Strong enough? Blood oaf!*

It struck me that I need not be worried about the overall strength of Blu Emu. As for most boats in rough conditions, the human breaks before the boat does – emotionally, mentally or physically. And I reckon she can prove that to me!

The particular concern I struggled with was over the windows, which aren’t double glazed or particularly extra-strong (at least we don’t know they are). Dashew’s amazing FPB has 19mm tempered glass! Kadey Krogen 42’s have been upgraded even more (“Diamond SeaGlaze dual pane“), and Nordhaven 72’s have half-inch tempered glass. While they’re not catamarans, they are all offshore capable motor vessels.

Windows are a critical part of the structure as they are typically much weaker than the rest of the boat, especially a boat made from 12mm aluminium sheet hulls! There are many examples of waves breaking through windows.

Hmm…

But then I realised that Blu Emu has gone through something that many other boats haven’t been subjected to – hurricane Irma. Irma was the first category 5 hurricane to strike the leeward islands on record.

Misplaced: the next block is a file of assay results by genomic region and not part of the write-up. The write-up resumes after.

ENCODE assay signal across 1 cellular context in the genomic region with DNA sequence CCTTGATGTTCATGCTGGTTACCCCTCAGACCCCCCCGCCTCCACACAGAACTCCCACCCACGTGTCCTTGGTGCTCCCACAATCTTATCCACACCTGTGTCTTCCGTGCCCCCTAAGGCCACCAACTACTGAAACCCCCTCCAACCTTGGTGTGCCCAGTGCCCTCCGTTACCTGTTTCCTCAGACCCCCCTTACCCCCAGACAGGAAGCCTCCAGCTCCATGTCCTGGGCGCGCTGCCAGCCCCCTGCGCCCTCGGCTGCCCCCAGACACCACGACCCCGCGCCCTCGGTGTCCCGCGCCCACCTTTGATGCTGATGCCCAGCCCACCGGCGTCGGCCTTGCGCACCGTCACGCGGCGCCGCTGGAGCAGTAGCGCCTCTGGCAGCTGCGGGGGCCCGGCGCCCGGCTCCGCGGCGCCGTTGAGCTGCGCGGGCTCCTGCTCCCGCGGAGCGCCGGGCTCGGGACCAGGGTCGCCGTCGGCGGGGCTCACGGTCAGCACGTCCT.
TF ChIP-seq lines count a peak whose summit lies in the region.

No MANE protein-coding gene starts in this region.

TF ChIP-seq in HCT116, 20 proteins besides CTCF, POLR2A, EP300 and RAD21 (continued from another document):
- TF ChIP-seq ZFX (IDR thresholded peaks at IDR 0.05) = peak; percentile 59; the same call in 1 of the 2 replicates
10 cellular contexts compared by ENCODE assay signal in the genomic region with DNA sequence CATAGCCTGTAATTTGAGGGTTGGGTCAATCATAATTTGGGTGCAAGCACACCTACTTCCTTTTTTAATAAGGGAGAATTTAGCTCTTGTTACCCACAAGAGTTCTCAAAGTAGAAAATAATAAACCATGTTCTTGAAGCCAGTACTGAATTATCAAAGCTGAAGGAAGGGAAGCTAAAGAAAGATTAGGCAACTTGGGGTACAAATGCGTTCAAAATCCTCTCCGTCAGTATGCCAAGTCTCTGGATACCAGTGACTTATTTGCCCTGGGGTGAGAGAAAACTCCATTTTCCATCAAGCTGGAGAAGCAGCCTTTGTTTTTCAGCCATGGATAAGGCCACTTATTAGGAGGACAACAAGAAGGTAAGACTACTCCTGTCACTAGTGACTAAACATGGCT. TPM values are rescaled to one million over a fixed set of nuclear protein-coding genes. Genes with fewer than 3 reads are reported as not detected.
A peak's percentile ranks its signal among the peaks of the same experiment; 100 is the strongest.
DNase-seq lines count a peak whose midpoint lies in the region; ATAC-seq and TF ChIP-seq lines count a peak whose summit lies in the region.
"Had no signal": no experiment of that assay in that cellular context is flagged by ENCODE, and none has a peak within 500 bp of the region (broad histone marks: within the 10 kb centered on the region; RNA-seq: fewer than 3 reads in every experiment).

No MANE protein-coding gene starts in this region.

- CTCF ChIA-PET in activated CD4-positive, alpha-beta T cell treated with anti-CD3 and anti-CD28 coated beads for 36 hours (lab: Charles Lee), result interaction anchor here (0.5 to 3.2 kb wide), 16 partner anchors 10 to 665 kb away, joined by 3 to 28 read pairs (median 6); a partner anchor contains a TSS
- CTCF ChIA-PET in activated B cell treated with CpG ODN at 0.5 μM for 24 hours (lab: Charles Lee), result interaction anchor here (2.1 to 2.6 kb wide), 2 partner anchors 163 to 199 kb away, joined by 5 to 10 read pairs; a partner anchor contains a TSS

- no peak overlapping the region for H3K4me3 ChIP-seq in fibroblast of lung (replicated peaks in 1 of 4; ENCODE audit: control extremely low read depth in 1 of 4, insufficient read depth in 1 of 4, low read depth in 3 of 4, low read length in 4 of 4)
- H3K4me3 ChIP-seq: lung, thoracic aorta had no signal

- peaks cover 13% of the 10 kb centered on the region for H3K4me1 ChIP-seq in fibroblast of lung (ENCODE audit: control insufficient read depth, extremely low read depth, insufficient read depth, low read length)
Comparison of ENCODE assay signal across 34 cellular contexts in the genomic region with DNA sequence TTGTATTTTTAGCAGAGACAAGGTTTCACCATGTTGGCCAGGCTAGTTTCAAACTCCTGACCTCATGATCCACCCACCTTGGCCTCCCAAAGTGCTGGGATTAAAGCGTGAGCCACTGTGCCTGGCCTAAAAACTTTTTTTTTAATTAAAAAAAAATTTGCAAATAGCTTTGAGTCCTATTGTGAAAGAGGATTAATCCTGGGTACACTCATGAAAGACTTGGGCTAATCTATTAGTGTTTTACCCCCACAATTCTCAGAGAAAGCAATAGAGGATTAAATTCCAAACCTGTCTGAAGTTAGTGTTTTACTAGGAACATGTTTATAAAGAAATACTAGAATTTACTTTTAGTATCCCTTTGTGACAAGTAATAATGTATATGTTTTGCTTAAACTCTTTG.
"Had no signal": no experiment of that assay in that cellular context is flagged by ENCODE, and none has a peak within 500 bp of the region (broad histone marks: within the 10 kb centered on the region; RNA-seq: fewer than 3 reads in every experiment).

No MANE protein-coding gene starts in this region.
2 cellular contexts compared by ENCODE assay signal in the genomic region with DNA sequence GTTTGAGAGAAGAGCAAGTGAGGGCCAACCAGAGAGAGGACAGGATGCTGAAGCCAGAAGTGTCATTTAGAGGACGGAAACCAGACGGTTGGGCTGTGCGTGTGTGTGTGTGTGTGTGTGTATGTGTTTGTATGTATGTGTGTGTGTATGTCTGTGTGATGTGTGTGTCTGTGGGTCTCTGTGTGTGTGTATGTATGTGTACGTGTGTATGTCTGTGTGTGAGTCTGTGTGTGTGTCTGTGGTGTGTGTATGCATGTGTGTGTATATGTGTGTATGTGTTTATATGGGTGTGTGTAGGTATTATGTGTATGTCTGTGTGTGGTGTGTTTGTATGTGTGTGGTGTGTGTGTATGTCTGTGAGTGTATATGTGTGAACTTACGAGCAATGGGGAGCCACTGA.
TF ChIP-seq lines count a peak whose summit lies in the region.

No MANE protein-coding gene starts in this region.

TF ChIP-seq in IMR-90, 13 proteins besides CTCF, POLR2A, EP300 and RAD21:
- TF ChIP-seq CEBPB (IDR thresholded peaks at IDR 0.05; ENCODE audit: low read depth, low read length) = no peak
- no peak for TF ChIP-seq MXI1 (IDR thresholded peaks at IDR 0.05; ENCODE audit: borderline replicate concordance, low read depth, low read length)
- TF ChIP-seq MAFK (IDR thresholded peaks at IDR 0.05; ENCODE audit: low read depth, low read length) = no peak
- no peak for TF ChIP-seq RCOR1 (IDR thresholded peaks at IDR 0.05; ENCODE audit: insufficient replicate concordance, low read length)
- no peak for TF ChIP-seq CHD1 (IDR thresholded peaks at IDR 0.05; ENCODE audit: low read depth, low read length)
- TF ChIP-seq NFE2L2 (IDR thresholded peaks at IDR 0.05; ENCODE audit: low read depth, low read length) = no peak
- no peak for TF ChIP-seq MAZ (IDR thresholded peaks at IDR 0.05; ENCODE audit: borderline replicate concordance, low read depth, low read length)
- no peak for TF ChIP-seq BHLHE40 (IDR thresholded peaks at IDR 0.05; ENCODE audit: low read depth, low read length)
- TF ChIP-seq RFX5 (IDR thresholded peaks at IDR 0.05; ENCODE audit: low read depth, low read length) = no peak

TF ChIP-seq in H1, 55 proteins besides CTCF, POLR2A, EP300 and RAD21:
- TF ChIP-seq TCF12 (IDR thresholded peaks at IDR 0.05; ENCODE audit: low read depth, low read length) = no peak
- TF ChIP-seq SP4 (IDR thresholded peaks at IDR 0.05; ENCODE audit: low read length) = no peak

leeward islands

Irma’s windspeed then was 185mph with gusts likely to 225mph. Barometer reading was 914 millibars. The eye went directly over St Martin.

Blu Emu was out of the water (“on the hard”) when the hurricane hit. She survived intact, with the damage being loss of two of eight solar panels, some bent stanchions, loss of the rear canopy and RIB, and damage to the radar. Structurally she was absolutely fine.

A navy helicopter flew over the island a day or two after the hurricane taking video of the carnage.

IMG_0402When we first looked at the boat for sale, we worried about how she had been effected by Irma, so we decided to have a look at quite how bad the hurricane was. The first video we saw was the helicopter video, and amazingly part way through the video was images of Blu Emu: centre bottom of this screenshot.

IMG_0398

So while she was on the hard, not being pummelled against the beach or other boats or marina pilings, her superstructure bore the brunt of 185mph (300km/h), possibly 225mph (360 km/h!!) winds including rain and flying debris.

Not one window was broken.

I am convinced – in an extreme (and it’s hard to imagine more extreme than Irma!), either we will break together (ha!), or I will break before she does.


* “blood oaf” is Australian slang, shortened and slurred from “bloody oath”, meaning most certainly.

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